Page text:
Hiring changes as well. It is impossible to quantitatively make reliable decisions out of a hiring pool of 200+. Any conceivable reason to disqualify candidates must be found. The ones that endure tend to be careful, incremental researchers who have planned several lines of inquiry guaranteed to produce a number of research papers in the short term. They have made no "career errors." Speculative or longer-term research, especially in the younger creative and productive years, suffers. Any glance at the typical qualitative nature of papers in the major journals from the 1960s and today will reveal this shift. Overproduction breeds scientific conservatism and scientific stagnation.
Students exit the field in a variety of ways. Some simply cut short their graduate programs with M.S. degrees. Many are unable to find an initial postdoc after the Ph.D. and are forced to immediately leave astronomy. Others seek permanent positions for long periods, moving every few years, living on the lower salary of a contingent or temporary employee. It is not unknown to have astronomers search for the cherished faculty position into their 40s (and sometimes 50s) before changing direction. Yet most postdoctoral salaries are below 30K (and are easily filled at this). Industry salaries are almost twice this for similar training. Clearly an attachment to research is cultivated and bred with great strength in the course of a graduate career.
The American Astronomical Society is positively mendacious in their misrepresentation of the job issue. Their current Career Education Page (intended to lure people into the field) has the audacity to misrepresent the current case as follows:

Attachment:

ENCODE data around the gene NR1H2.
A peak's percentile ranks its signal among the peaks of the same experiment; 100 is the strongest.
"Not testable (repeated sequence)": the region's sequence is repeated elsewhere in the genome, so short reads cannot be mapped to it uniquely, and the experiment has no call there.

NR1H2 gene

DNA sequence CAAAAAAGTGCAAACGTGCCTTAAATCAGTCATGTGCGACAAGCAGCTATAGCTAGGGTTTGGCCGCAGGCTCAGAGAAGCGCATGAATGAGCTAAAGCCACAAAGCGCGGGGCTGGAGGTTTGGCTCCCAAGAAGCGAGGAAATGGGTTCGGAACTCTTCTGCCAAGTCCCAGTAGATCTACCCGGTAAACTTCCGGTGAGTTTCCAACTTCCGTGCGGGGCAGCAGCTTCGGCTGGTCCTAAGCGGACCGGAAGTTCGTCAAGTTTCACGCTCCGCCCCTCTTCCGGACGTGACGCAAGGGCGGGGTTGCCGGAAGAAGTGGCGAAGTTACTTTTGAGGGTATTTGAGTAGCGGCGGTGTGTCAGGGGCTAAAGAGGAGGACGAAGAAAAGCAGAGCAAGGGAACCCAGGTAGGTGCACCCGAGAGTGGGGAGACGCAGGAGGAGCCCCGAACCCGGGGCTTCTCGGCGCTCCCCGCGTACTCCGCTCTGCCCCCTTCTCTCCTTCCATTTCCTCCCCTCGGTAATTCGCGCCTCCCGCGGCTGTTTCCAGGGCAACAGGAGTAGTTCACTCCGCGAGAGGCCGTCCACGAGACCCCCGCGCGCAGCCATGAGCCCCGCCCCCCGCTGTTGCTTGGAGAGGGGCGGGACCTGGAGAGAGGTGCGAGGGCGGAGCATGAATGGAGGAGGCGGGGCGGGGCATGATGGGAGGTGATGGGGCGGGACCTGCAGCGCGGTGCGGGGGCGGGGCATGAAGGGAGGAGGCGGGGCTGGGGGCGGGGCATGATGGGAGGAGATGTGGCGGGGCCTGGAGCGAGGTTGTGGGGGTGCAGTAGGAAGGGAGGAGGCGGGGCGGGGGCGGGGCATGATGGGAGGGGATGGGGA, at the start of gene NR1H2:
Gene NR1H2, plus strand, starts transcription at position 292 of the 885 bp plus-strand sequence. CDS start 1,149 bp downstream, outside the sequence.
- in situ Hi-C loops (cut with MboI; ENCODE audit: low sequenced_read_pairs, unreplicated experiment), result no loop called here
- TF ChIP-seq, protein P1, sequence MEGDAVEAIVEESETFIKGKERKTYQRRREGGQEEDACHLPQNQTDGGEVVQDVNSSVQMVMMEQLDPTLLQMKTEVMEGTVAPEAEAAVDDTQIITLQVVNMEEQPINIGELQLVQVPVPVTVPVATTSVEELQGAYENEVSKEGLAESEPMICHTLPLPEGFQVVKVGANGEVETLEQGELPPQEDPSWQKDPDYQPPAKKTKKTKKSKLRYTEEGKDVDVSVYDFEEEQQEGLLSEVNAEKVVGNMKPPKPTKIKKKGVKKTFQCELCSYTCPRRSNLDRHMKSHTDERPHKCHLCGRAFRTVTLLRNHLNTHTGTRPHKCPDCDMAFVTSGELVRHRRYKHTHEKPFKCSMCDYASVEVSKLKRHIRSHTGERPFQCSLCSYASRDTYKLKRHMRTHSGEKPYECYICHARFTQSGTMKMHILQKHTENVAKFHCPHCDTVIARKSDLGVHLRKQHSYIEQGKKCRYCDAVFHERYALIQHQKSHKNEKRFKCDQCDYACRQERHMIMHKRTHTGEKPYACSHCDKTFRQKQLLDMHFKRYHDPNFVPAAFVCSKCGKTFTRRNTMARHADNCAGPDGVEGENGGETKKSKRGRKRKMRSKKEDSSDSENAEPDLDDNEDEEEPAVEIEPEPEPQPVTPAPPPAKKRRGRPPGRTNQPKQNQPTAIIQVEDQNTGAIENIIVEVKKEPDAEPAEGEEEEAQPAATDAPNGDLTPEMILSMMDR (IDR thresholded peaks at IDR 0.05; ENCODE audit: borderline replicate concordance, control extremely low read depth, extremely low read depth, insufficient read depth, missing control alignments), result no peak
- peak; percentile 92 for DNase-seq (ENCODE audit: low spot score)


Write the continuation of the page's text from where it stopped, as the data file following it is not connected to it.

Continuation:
On the other hand, there is a small turnover of positions each year and, therefore, strong competition for positions. In recent years, there have been about 150 job openings for astronomers in North America, while the number of Ph.D.s conferred annually in recent years has averaged about 125. It is common for astronomers to spend from three to six years in postdoctoral positions before finding a steady position in a university department, national facility, or government lab.But most of these 150 positions are temporary, and attract competition not only from the new Ph.D.s but from recycled temps of the previous two decades. Their implied "apprenticeship period in a postdoc" before full entry into the field applies to only a distinct minority of Ph.D. graduates. They circularly argue in this brochure that 100% of astronomers work in astronomy, defining, of course, an astronomer as one who practices astronomy. They do not mention that most people are squeezed out of the field after a succession of increasingly frustrated job searches. Only when the number of permanent jobs created annually equals the Ph.D. production rate will equilibrium be obtained. Not quite ready to sing "Happy Days are Here Again," the AAS leadership contents itself with offstage renditions of "Keep Your Sunny Side Up!"